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New NICE Guidelines Released To Help Women With Mental Health Problems Before, During And After Pregnancy

Women at risk of mental health problems before, during or after pregnancy should receive more support, the National Institute for Health and Care Excellence (NICE) has said today

This comes two weeks after the bodies of Charlotte Bevan, 30, and her newborn daughter Zaani Tiana were found dead in the Avon Gorge, after Charlotte, who had suffered from depression and schizophrenia went missing from her maternity ward.

Around 12% of women experience depression and 13% experience anxiety at some point, many women will experience both, according to NICE. Depression and anxiety disorders also affect 1 in 5 women in the first year after childbirth.


The range of disorders which women may experience include depression, panic disorder, social anxiety disorder, obsessive-compulsive disorder, post-traumatic stress disorder and bipolar disorder, among others.

New guidelines are now available on using drugs to treat mental health problems during pregnancy and on stopping medication.

The update will help doctors, nurses, health visitors and midwives to identify mental health problems in mothers and pregnant women.  It also offers guidance on the most appropriate drugs or other treatments to offer safely to mother and child. Furthermore, it also states that women and their partners, who have had a traumatic experience such as a very difficult birth, should be offered extra support and makes clear recommendations about what should be offered to mothers who have suffered a miscarriage or whose baby is still-born.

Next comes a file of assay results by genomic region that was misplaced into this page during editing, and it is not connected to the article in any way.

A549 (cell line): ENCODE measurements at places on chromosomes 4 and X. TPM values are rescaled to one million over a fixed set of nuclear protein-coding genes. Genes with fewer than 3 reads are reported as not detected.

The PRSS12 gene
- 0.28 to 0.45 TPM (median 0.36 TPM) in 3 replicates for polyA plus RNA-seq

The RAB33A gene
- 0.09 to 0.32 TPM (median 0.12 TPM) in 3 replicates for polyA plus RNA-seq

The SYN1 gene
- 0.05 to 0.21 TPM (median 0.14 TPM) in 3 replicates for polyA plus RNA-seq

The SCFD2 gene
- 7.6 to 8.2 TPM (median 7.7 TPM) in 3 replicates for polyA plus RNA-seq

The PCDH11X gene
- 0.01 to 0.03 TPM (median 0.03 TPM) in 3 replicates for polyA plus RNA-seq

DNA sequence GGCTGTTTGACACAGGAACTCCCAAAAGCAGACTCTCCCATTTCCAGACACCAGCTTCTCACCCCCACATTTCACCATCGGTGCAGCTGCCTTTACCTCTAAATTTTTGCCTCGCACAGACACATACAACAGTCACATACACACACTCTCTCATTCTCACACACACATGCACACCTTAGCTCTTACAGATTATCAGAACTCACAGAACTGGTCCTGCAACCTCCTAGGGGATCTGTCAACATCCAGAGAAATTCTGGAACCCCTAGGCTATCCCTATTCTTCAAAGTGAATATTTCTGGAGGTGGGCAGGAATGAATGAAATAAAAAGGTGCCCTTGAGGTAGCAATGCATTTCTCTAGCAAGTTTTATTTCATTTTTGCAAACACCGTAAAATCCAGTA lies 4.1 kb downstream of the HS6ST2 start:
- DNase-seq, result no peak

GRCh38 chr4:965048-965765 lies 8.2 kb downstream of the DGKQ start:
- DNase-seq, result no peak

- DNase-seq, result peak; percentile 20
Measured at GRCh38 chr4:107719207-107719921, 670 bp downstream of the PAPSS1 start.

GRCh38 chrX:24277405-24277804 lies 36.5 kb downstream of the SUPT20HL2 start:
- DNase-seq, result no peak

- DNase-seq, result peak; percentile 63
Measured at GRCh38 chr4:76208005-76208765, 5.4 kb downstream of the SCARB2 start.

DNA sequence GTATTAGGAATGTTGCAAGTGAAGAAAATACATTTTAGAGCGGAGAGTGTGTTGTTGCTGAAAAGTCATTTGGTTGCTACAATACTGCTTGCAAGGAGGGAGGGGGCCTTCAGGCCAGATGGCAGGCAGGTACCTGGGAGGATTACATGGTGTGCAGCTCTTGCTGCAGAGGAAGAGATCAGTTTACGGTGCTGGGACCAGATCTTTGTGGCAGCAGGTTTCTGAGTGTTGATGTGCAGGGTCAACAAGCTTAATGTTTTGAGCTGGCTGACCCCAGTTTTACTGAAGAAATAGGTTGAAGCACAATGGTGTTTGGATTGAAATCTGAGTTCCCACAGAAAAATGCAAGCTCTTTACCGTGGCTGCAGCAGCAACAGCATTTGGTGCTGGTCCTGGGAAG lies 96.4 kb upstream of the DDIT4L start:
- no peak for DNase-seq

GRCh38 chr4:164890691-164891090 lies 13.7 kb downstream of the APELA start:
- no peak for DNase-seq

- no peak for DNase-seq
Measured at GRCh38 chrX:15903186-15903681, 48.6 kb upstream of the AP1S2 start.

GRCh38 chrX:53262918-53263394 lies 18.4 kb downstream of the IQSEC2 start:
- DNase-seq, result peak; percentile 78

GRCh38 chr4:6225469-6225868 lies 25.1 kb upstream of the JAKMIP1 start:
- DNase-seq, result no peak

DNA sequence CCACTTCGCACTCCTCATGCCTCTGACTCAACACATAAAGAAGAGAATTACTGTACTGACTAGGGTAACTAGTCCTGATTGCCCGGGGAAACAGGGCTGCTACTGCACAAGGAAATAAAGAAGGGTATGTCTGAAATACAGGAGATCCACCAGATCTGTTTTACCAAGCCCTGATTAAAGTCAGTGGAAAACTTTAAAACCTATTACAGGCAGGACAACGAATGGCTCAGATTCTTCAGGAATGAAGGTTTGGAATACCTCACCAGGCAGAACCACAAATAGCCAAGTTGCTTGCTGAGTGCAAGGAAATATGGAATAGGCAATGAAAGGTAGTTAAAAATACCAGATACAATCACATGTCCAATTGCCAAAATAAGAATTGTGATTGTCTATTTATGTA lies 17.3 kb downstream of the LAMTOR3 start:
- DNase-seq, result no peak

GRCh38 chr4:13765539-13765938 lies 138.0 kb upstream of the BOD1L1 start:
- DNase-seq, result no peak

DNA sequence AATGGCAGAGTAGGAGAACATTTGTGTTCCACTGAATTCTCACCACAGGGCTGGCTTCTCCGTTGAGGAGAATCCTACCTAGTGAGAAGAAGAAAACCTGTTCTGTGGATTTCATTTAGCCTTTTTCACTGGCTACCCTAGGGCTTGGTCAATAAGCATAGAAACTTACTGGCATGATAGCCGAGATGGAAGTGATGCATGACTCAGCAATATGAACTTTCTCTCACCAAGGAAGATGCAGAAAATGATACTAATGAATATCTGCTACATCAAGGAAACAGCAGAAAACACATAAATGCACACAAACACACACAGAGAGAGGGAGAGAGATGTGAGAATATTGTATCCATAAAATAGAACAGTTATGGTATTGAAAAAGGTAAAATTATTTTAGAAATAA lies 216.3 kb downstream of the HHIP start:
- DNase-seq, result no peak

Commenting on the newly updated guideline Professor Mark Baker, NICE Centre for Clinical Practice director, said: ‘Mental health problems during and after pregnancy are common. Giving women the right treatment at the right time can have a profound effect – not just for the mother, but her family too. The effect of getting this right can last for years.

‘The guidance makes a number of new and updated recommendations, covering not only treatments, but also in providing women who are newly diagnosed or with a history of mental health problems with the information and support they need before they become pregnant.’

Professor Stephen Pilling, Professor of Clinical Psychology and Clinical Effectiveness, UCL, added: ‘Having a baby is a time of huge change and any woman can find herself needing help. This updated guideline is about spotting what is not normal for each woman and making sure she gets the right treatment.

‘Women with a history of mental health problems are at risk of relapse when they become pregnant, especially if they stop taking their medication. Drugs often have an important role in treating antenatal and postnatal mental health problems, but they are not always suitable and so we have again emphasised the need for rapid access to effective psychological interventions. It is critically important that a woman is able to make an informed decision about treatment and she is helped to weigh up the risks and benefits of stopping, starting or changing any treatment she is offered or currently receiving.’

The guideline is available on the NICE website from today, Wednesday 17 December 2014.

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